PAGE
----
In conclusion, these data show that mitochondrial ROS and cellular autophagy are mediated by the miR-22/Redd1 signaling pathway, which plays a pivotal role in preserving cellular viability after IR exposure (Fig. 14).
Radiotherapy involving bony tissue always decreases BMSC viability, subsequently decreasing osteogenic inhibition. Accordingly, exploring the mechanism underlying IR-induced viability loss is essential. The IR dosage selected in the current study was determined by the cut-off point at which cell proliferation was not affected but showed increased cell apoptosis19. Apoptosis in BMSCs was significantly induced via exposure to 6 Gy of IR, characterized by elevated caspase-3 activity and MMP depolarization, which also proved the radiosensitivity of BMSCs in radiation models in vitro2,3,4,7.
IR commonly poses direct and indirect threats to cellular ROS induction. Direct IR damage to cells leads to dysfunctional organelle states and perturbed signaling networks, which induces intracellular ROS production26. Mitochondria are deemed the source of intracellular energy and host most intracellular ROS generation. Electron leakage occurs in the ETC when oxidative phosphorylation and ATP production occur in mitochondrial domains, leading to the accumulation of H2O2, O2− and other oxidative species, also termed mitochondrial-dependent ROS generation26,27. In the current study, both total ROS and mitochondrial ROS were significantly increased when BMSCs were exposed to 6 Gy of IR, and this excessive ROS production was blocked by pretreatment with the antioxidant NAC or MitoQ.
Increasing evidence supports that excess mitochondrial oxidation contributes to ischemia/reperfusion injury, activates apoptosis signaling, and promotes cell death, bone marrow injury, inflammation, etc4,9,11,15,16,28,29. Under normal regulation, apoptosis is a highly regulated and conserved process that is necessary for maintaining intracellular homeostasis. However, the dysfunctional state of apoptosis has been associated with cell death, fibrosis, atrophy and biological inhibition. Under oxidative stress, the permeability of the inner mitochondrial membrane (IMM) is increased, which allows the permeation of dangerous signals and results in perturbed oxidative phosphorylation and dysfunctionality16. All of these factors collapse the MMP, activate pro-apoptotic genes, such as cytochrome C, caspase-9, caspase-3, Bax, Apaf-1, Bid and Bad, and downregulate pro-survival genes, such as Bcl-2 family members and survivin, thus triggering the mitochondrial apoptosis pathway30,31. We also found that IR-induced mitochondrial ROS was significantly associated with cellular apoptosis, verified by elevated caspase-3 activity and MMP depolarization. The acquisition of radioresistance was attainable by pretreatment with NAC via decreasing ROS derived from mitochondrial following IR exposure.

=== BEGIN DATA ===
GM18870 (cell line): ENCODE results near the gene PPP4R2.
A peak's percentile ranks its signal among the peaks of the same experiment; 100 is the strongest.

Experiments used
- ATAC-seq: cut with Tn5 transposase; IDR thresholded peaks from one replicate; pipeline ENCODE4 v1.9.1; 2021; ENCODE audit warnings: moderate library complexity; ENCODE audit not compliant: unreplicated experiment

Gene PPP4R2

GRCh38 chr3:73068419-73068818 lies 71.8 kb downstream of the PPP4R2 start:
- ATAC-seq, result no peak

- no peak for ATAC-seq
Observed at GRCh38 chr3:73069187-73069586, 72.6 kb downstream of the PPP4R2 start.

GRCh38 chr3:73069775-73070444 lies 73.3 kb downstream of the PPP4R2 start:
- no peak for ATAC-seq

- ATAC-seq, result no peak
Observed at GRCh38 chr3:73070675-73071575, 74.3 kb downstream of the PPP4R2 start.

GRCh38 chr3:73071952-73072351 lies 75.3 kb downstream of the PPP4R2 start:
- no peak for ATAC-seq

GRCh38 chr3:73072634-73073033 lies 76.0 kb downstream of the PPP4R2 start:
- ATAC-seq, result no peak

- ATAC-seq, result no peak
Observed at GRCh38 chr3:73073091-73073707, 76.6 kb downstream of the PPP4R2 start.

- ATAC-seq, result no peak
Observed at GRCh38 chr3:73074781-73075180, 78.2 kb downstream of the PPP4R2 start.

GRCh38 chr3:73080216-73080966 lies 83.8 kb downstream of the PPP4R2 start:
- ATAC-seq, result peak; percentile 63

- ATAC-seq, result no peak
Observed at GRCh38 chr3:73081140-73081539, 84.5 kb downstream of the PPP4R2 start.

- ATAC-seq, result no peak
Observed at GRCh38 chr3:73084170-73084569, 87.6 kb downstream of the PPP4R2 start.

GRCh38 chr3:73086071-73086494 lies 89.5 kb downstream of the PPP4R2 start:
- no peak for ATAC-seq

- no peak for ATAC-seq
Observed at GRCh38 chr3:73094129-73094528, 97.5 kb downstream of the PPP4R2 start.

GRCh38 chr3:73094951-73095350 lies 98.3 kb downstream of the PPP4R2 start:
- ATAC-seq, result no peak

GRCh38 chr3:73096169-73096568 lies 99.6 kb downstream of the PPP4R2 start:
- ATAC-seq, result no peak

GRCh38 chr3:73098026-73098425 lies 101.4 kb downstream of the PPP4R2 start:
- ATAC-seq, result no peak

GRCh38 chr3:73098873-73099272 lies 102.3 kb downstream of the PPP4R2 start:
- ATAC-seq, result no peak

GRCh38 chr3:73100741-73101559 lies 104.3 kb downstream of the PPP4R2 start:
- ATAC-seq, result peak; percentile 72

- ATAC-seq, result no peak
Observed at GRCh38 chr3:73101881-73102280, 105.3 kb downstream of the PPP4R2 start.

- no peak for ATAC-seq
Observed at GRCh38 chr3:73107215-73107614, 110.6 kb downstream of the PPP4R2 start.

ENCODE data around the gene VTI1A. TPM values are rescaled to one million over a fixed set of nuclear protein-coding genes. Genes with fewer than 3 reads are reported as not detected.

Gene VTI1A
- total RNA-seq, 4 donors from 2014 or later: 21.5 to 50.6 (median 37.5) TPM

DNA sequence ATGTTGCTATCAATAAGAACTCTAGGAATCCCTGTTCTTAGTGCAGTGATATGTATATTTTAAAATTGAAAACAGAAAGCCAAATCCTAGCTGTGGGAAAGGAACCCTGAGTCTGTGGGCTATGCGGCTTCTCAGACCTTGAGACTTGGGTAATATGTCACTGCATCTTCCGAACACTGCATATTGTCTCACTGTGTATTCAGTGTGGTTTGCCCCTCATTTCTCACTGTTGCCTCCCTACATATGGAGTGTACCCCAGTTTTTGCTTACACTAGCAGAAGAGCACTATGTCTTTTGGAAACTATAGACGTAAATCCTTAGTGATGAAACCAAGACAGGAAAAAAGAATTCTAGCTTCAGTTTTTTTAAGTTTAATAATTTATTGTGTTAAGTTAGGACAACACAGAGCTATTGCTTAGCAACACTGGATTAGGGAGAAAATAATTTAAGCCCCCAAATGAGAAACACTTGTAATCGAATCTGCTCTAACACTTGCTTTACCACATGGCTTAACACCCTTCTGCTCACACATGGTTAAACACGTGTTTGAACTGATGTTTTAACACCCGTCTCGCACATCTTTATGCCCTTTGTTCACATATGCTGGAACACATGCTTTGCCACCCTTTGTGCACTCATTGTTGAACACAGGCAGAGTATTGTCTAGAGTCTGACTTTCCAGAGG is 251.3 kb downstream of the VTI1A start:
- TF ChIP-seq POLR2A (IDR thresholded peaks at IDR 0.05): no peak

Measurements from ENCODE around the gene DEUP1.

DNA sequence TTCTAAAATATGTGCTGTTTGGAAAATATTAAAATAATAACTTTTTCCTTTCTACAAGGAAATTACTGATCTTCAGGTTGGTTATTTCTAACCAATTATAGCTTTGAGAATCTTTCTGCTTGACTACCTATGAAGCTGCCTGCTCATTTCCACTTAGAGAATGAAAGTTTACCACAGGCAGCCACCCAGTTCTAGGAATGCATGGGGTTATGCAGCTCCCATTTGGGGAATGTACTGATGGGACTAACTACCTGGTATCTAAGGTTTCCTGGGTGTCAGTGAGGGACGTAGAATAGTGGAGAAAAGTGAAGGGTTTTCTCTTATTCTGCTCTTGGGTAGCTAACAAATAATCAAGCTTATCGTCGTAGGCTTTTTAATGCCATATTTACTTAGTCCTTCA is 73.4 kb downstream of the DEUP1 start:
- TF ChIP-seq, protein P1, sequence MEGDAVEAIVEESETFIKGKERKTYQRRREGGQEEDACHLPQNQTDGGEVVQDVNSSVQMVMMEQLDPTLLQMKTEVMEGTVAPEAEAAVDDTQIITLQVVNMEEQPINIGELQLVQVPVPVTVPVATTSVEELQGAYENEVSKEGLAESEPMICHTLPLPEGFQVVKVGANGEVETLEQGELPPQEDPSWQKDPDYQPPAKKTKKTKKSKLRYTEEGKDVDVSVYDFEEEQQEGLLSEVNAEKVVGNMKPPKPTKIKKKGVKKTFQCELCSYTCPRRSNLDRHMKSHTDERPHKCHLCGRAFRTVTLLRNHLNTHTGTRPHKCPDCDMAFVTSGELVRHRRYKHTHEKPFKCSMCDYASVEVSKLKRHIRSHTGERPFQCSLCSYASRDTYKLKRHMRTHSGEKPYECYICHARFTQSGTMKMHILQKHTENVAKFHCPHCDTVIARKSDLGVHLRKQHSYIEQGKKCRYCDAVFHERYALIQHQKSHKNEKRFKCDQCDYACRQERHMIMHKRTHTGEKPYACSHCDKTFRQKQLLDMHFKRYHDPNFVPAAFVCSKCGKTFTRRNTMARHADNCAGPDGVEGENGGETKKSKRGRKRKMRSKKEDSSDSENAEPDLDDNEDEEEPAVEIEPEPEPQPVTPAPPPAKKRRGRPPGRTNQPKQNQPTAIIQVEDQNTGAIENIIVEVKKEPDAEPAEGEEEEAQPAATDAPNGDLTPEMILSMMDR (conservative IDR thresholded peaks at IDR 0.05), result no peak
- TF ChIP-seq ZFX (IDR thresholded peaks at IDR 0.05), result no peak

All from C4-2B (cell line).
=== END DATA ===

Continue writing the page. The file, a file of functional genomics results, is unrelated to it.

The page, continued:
Autophagy, a defensive mechanism, is a conserved catabolic process that maintains intracellular homeostasis by delivering cellular constituents to lysosomes, eliminating dangerous signals and recycling cytoplasmic content. Autophagic activation was characterized by the formation of autophagosomes and the elevated expression of autophagy genes (ATGs), LC-3, Beclin1, p62, etc32. The effects of radiation on autophagy and apoptosis have been thoroughly discussed. Clinical exposure, especially IR, is one of the most important exogenous stimulants that induces autophagy among various cell types17,32,33,34,35. However, the mechanism underlying IR-induced autophagy has not been fully elucidated. Numerous studies using autophagy to alter cancer cell radiosensitivity have been performed to improve therapeutic efficiency33,34,36. Due to its cytoprotective function, inhibiting autophagy facilitates IR-induced apoptosis or cell fate decisions in tumor cells. This protective role of IR-induced autophagy, in turn, can be applied to increase the radioresistance of BMSCs, thus alleviating IR damage and maintaining cellular viability19. We also proved that autophagy was activated in irradiated BMSCs, which showed attenuated apoptosis caused by IR exposure. In addition, IR-induced autophagy helped counteract the accumulation of IR-induced mitochondrial ROS, which may partially explain how autophagy exerts cytoprotective effects19,37,38.